Wednesday, July 10, 2013
I published an article at CainTV yesterday. Judging from the feedback, many common sense Americans concur with the sentiment expressed. We're growing increasingly frustrated with both political parties. Republicans and Democrats need to get the message.
Though a registered Republican, I am first and foremost a common sense conservative. I believe in principle above party, and I'm not alone in that. The GOP needs to pay close attention--or suffer the consequences.
On Facebook, Herman Cain wrote:
What will happen if Reince Priebus and company ignore Sarah Palin's latest challenge? New contributor Adrienne Ross has a warning for them.
He also tweeted the following:
Here's a portion of my article:
Governor Sarah Palin received a plethora of attention for her Facebook post on the heels of the Senate’s vote on what many are labeling, not just immigration, but amnesty. Those who follow Palin politics are accustomed to her sharp criticism of the Obama administration and what she calls D.C.’s “permanent political class.” So why have these particular comments fired people up? Her recent remarks did more than offer up criticism. She placed the Republican Party—her own party—on notice. While she is wont to hold both sides of the aisle accountable, this time she went further than usual.
Folks like me are barely hanging on to our enlistment papers in any political party – and it’s precisely because flip-flopping political actions like amnesty force us to ask how much more bull from both the elephants in the Republican Party and the jackasses in the Democrat Party we have to swallow before these political machines totally abandon the average commonsense hardworking American. Now we turn to watch the House. If they bless this new “bi-partisan” hyper-partisan devastating plan for amnesty, we’ll know that both private political parties have finally turned their backs on us. It will then be time to show our parties’ hierarchies what we think of being members of either one of these out-of-touch, arrogant, and dysfunctional political machines.
In addition, on America’s News HQ the weekend before last, Uma Pemmaraju read a tweet by blogger Josh Painter in which he asked if she would consider building a Freedom Party with Mark Levin. Palin made it clear that if the GOP continued to abandon its principles, she could foresee many people becoming more independent and not enlisted in either private party.
Now, when the former governor of Alaska speaks, people listen—and they react. Her most ardent supporters tend to find wisdom in her words. Her detractors are often so unhinged, they wouldn’t find merit in anything she says, no matter how sound. True to form, reactions concerning her warning have been varied. Some praised it, for they also have found themselves increasingly at odds with the GOP. Others denounced it in fear that leaving the GOP would do damage to the two-party system and would not serve to further the conservative cause.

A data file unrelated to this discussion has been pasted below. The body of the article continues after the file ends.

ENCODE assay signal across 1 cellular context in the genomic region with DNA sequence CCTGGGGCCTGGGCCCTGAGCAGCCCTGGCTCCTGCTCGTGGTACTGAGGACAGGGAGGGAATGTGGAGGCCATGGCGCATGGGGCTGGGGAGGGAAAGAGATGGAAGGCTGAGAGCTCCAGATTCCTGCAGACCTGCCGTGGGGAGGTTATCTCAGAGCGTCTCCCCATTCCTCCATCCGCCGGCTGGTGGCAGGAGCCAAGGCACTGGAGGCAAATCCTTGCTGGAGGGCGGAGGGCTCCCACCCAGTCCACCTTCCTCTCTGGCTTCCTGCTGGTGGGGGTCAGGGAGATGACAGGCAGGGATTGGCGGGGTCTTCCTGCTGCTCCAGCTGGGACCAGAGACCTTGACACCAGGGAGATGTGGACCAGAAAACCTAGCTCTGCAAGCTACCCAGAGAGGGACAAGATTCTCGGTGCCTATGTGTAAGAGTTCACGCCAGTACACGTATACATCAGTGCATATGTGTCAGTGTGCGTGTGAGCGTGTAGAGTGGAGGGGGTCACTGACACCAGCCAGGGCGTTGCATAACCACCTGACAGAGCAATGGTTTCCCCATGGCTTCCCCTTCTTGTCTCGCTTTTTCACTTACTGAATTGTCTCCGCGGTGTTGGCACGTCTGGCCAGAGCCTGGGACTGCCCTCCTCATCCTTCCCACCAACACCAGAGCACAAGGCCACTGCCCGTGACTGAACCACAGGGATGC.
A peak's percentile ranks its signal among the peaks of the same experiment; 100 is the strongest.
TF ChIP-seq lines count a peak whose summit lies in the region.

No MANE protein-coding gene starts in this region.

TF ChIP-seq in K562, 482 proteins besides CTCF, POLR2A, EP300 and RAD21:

To be clear, Palin did not say that she would start a third party. In answer to Painter’s question, she simply said it was not outside the realm of possibility that another party would emerge, since the GOP has left many feeling politically homeless. Mark Levin has followed up by saying that this is not an ideal solution, but when the Republican Party clearly doesn’t want you, what else are you to do?
So where do I stand on this issue of what some might call Republican abandonment?
Palin’s comments about a possible exit from the Republican Party resonate with people who are already suffering from a severe case of GOP disillusionment. We have watched the Party “leaders” grow squishy on issue after issue. We have scratched our heads as we have seen politicians we placed trust in flip-flop on their campaign promises. And we are fed up. This amnesty bill bull is not the only issue; it’s just the latest. I have always self-identified as a conservative first, content to be a registered Republican because of my belief in the planks in the platform. But my belief in the planks is only as good as the party’s willingness to abide by them. I have no reason anymore to trust that they will consistently do so.
One thing that has kept the “R” next to my name is the fact that in New York anyone not registered as a Democrat or Republican cannot vote in our closed primary system. The thought of not having a say in who gets to represent my interests bothers me. But I’m starting to wonder if what I lose in that step of the process is worth what I will gain in abandoning the party that seems content to abandon me. While Governor Palin’s ultimate decision is not all that will go into my decision, it certainly holds weight with me, as it does with many others.
So let me say this: I may be small potatoes in the big world of national politics, but I do stand under the big banner of We the People. I, therefore, issue the GOP a warning of my own: You would be wise to take heed to Governor Palin’s notice because I’m not sure your Reince Priebus-led Republican establishment could stave off a Sarah Palin-backed Freedom Party.
Read the full article at CainTV.